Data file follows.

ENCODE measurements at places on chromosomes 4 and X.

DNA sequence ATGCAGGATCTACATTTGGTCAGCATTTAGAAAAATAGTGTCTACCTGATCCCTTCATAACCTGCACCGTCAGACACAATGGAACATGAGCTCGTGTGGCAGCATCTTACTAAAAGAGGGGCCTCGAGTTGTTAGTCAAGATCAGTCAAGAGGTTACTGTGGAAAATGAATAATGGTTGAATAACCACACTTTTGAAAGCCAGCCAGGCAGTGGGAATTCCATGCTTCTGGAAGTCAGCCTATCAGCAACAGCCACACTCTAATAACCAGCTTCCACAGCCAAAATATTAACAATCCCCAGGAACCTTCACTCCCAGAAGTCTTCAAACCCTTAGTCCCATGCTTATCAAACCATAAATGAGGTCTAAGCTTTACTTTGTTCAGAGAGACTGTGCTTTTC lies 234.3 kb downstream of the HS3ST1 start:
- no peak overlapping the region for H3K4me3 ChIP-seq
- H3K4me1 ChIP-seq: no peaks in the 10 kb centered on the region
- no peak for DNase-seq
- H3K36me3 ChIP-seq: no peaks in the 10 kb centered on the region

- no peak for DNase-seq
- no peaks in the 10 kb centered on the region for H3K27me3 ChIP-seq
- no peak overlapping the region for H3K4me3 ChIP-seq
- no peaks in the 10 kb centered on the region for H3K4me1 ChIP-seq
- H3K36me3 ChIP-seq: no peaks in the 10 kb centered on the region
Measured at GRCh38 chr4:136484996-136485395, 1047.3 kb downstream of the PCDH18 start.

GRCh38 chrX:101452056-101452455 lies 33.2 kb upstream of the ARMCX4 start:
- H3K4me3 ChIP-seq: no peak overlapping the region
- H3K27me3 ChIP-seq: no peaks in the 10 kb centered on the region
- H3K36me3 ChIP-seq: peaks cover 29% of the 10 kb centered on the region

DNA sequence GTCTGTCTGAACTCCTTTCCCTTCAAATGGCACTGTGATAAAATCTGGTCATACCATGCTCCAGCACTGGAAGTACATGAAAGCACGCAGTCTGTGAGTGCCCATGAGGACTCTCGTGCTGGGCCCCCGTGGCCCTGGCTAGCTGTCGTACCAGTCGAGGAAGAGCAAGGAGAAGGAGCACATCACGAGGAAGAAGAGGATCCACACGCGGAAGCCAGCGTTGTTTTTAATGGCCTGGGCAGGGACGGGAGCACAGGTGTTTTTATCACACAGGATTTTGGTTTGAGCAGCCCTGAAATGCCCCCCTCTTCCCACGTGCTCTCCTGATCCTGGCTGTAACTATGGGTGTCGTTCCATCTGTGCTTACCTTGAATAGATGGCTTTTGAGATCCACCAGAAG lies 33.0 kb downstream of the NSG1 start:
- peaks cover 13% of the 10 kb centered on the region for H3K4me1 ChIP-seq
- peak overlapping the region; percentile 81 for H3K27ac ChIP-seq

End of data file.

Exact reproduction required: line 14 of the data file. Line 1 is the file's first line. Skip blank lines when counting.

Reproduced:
- H3K4me3 ChIP-seq: no peak overlapping the region